Charlie Hore considers the onslaught of attacks on democracy in Hong Kong, and reflects on what the Kill the Bill movement can learn from Hong Kong’s pro-democracy resistance.
Earlier this month, a Hong Kong court handed down prison sentences to ten leading figures in the city’s pro-democracy movement. The far-left activist Leung Kwok-hung (better known as ‘Long Hair’) was jailed for 18 months, while media mogul Jimmy Lai and leading trades unionist Lee Cheuk-yan were both given 14 months. The other sentences were suspended, but this nevertheless marks a major escalation of repression against the movement. The ten were sentenced for taking part in or organising unauthorised demonstrations, a charge for which people have previously only been fined.
The media have been singled out for further repression, with Lai (one of the very few rich people to oppose Hong Kong’s rulers) facing several further charges, and an investigative journalist fined for reporting on the police’s failure to respond to an attack on protesters.
There have also been attacks on the already limited voting rights for Hong Kong’s Legislative Council, including a provision for vetting candidates to ensure that only ‘patriots’ are allowed to stand, and a proposed law that would make it illegal to advocate not voting or spoiling a ballot paper. At the beginning of this year, over 50 people were arrested for running in primaries to choose pro-democracy candidates for Legislative Council elections. The effect has been to make it almost impossible for any oppositional candidates to stand.
The mass movement that exploded in 2019 began as a protest against a proposed extradition treaty, but quickly broadened to become a more generalised opposition to Hong Kong’s rulers, and the Chinese Communist Party (CCP) that stands behind them. At its height, the movement was able to draw hundreds of thousands onto the street despite severe police brutality, and managed to win a majority of the popularly elected seats in the last Legislative Council elections.
However, the movement has been on the defensive over the past year, in part because of the Covid-19 pandemic, which restricted the numbers turning out to demonstrate, but also because of Beijing’s imposition of a ‘National Security Law’, which effectively ends Hong Kong’s autonomy. The pandemic was used as an excuse to further postpone elections until at least August this year.
The most recent round of repression shows that Hong Kong’s rulers will continue to take revenge on the movement that threatened their control, but it also betrays their continued fear of a revival. The authorities may have driven the movement off the streets, but their efforts have resolved none of the underlying issues that gave the movement its power and dynamism.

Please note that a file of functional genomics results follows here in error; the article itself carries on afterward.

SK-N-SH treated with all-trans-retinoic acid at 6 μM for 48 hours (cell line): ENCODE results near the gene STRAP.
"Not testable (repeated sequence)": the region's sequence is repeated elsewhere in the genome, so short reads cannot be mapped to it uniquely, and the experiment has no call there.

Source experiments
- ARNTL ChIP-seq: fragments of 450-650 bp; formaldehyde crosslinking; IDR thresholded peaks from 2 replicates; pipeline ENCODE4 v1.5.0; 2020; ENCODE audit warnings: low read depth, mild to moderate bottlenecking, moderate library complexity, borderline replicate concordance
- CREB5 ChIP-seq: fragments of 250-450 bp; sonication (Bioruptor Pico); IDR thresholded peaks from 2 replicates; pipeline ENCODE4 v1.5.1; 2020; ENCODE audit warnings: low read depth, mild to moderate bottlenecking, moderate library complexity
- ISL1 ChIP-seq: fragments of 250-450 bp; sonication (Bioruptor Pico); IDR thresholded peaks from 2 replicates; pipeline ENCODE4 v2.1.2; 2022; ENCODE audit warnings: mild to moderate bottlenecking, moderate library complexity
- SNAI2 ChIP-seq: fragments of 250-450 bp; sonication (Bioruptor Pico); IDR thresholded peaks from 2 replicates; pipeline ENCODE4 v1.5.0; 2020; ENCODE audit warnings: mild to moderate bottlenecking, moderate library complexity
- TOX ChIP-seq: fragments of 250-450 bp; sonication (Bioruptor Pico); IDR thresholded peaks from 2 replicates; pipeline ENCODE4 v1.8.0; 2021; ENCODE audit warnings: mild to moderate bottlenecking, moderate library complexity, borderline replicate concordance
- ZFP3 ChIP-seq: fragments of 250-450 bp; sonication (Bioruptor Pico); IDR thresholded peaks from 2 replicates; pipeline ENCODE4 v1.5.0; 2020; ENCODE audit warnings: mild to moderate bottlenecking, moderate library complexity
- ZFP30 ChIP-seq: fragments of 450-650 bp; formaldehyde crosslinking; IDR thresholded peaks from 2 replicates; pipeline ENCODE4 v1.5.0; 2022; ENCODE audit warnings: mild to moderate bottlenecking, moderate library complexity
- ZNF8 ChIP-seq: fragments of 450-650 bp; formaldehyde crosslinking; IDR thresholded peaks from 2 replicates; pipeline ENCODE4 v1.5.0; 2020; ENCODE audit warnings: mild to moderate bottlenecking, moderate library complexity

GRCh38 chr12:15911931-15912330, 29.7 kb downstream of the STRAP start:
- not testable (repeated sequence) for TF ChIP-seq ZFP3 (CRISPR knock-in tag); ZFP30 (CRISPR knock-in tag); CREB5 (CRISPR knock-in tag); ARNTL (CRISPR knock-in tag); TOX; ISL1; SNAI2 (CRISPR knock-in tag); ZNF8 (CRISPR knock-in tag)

The parallels with the fight against the Tories’ Police, Crime, Sentencing, and Courts Bill should be obvious. The two political systems may be very different, but the shared aim of criminalising all opposition from below is one that has to be fought. As one Hong Kong activist put it:
‘What is the purpose of a protest, if not to make the voice of the people heard? A protest that causes no disturbance to the status quo, and which does not threaten the power of the regime, is toothless and not likely to be taken seriously.’
In the fight to Kill the Bill, we have much to learn from the determination, courage, and inventiveness of the Hong Kong movement. Solidarity with those continuing to resist is necessary both as an expression of internationalism and as a recognition of the commonality of our struggles. The defiance expressed by the Hong Kong Confederation of Trade Unions against the jailings should be an example for us to follow:
‘It is always the tyrant who should be brought to trial, and never the oppressed people. The increasingly turbulent times call for us to step in and step up. When those before us are gone, it is then we take matters into our hands; it is then we continue the resistance. So as long the belief remains, the resistance of Hong Kong will continue.
‘We can be physically imprisoned, but our conscience continues to remain free. The people of Hong Kong, imprisoned or not, will remain in solidarity and continue to fight for a democratic future.’